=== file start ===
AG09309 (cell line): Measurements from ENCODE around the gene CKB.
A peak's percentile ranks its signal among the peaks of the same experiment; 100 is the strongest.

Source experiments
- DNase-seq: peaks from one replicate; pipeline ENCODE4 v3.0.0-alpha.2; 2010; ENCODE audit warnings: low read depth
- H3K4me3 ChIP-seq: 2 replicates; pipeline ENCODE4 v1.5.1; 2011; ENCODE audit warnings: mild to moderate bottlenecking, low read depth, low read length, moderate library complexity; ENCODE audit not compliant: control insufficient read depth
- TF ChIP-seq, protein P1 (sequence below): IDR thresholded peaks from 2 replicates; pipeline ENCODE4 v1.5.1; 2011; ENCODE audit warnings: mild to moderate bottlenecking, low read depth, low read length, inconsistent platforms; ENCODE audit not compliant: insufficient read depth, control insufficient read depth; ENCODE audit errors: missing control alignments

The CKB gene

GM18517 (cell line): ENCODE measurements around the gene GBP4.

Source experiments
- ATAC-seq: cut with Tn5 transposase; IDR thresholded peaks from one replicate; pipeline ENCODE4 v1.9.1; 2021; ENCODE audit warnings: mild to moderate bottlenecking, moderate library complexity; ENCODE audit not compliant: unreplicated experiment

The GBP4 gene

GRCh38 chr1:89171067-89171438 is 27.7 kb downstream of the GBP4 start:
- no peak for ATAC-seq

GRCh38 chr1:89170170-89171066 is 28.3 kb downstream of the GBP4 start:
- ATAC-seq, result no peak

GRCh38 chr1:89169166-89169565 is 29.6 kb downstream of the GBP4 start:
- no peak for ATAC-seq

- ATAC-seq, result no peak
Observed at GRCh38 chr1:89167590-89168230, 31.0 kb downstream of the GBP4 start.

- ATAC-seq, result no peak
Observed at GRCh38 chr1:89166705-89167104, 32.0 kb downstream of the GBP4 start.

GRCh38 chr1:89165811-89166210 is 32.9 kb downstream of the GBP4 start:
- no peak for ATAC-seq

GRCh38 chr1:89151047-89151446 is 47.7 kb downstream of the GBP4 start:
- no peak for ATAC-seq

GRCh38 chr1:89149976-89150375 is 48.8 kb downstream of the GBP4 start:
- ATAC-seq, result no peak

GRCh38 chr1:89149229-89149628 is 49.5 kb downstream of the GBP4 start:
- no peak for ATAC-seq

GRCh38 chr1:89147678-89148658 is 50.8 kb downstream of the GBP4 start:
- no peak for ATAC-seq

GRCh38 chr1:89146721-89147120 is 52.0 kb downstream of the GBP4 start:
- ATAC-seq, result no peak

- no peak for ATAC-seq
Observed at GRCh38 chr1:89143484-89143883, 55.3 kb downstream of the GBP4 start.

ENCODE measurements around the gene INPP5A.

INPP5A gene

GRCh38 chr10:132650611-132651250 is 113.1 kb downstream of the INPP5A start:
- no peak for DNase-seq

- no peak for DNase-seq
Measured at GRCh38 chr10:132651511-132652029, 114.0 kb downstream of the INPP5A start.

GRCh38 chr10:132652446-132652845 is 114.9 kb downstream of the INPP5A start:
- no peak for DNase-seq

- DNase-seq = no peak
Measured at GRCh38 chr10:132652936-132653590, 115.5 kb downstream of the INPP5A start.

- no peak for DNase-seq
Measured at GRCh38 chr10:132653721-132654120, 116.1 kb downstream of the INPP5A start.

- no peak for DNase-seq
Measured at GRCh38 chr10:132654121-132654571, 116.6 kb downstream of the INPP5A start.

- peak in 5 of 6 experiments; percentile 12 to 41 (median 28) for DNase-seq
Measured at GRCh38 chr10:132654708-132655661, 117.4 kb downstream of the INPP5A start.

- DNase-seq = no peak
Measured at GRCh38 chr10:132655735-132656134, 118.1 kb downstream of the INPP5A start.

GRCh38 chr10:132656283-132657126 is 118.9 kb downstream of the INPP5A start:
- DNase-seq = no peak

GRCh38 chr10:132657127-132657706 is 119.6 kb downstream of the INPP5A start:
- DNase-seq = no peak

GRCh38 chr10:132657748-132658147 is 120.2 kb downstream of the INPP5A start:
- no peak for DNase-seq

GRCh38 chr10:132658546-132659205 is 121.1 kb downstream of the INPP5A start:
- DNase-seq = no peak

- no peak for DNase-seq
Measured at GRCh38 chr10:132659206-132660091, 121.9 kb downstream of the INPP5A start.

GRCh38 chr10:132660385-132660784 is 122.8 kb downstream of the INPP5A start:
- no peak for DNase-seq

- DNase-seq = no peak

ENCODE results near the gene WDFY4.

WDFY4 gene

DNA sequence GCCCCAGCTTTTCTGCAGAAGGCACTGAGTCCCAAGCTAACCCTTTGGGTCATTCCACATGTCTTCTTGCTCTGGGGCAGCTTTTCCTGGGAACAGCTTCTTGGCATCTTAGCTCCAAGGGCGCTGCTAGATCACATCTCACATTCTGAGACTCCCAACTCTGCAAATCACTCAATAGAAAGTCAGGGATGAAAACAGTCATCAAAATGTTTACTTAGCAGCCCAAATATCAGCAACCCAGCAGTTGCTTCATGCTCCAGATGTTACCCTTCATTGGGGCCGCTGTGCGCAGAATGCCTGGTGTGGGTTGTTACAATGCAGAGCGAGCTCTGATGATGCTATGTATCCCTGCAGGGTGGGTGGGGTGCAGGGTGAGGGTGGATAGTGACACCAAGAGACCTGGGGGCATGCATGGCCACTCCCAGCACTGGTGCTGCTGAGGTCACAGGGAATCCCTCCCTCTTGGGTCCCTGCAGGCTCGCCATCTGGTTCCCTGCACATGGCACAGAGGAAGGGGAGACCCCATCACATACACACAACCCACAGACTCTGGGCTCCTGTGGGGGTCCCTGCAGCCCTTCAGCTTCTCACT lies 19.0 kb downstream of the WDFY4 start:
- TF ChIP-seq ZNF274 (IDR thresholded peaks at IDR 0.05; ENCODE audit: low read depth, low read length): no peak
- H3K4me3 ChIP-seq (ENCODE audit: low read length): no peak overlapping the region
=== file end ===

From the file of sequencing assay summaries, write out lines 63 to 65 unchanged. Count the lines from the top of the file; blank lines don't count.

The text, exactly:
Measured at GRCh38 chr10:132659206-132660091, 121.9 kb downstream of the INPP5A start.

GRCh38 chr10:132660385-132660784 is 122.8 kb downstream of the INPP5A start:
- no peak for DNase-seq